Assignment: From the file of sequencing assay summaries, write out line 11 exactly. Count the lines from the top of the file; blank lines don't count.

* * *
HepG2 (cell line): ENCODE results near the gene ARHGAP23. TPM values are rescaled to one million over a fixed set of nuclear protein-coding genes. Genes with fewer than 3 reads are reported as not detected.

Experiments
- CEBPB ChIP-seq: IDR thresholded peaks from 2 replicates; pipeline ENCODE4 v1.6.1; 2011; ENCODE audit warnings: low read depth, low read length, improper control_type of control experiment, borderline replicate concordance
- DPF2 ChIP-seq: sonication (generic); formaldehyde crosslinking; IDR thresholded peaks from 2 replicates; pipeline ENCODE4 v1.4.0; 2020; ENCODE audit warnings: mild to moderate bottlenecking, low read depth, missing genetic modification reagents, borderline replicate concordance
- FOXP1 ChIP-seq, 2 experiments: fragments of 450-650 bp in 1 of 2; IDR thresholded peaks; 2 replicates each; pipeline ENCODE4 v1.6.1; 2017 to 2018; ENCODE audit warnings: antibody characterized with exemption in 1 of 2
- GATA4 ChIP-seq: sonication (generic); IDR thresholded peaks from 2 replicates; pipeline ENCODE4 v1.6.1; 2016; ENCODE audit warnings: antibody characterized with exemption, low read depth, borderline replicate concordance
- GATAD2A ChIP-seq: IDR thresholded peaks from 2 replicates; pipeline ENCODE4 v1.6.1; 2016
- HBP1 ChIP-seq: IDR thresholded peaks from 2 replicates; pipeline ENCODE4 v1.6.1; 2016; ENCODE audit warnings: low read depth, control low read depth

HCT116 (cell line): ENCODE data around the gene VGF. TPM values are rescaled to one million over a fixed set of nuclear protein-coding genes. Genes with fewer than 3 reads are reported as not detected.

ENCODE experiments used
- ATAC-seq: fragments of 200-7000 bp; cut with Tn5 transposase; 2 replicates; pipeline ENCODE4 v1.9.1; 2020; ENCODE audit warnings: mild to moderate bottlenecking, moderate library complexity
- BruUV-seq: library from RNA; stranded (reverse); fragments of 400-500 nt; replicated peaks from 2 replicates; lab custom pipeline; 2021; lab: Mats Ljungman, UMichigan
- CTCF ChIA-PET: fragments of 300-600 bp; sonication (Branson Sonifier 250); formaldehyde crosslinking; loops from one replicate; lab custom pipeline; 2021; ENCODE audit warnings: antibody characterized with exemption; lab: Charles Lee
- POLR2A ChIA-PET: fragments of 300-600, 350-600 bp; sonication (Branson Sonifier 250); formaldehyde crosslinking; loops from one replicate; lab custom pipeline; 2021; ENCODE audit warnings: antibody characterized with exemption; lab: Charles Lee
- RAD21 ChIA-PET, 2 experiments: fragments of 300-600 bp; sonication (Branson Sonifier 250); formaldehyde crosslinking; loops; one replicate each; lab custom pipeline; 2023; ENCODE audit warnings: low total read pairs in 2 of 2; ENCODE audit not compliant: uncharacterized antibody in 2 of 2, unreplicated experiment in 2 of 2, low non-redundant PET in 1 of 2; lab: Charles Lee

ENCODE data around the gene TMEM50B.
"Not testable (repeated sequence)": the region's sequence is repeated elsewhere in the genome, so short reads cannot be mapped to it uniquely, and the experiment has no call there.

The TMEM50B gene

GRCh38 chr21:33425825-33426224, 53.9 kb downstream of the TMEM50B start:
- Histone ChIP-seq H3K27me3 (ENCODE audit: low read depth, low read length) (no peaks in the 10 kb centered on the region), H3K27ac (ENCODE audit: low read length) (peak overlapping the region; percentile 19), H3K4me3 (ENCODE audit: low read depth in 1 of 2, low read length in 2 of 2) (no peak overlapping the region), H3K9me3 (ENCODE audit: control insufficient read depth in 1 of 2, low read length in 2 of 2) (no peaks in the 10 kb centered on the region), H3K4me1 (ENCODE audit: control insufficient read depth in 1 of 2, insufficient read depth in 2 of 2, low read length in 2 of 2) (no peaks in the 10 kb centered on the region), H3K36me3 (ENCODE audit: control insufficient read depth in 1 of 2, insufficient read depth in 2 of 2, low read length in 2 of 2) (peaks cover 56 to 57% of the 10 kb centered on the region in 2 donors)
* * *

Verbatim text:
- ATAC-seq: fragments of 200-7000 bp; cut with Tn5 transposase; 2 replicates; pipeline ENCODE4 v1.9.1; 2020; ENCODE audit warnings: mild to moderate bottlenecking, moderate library complexity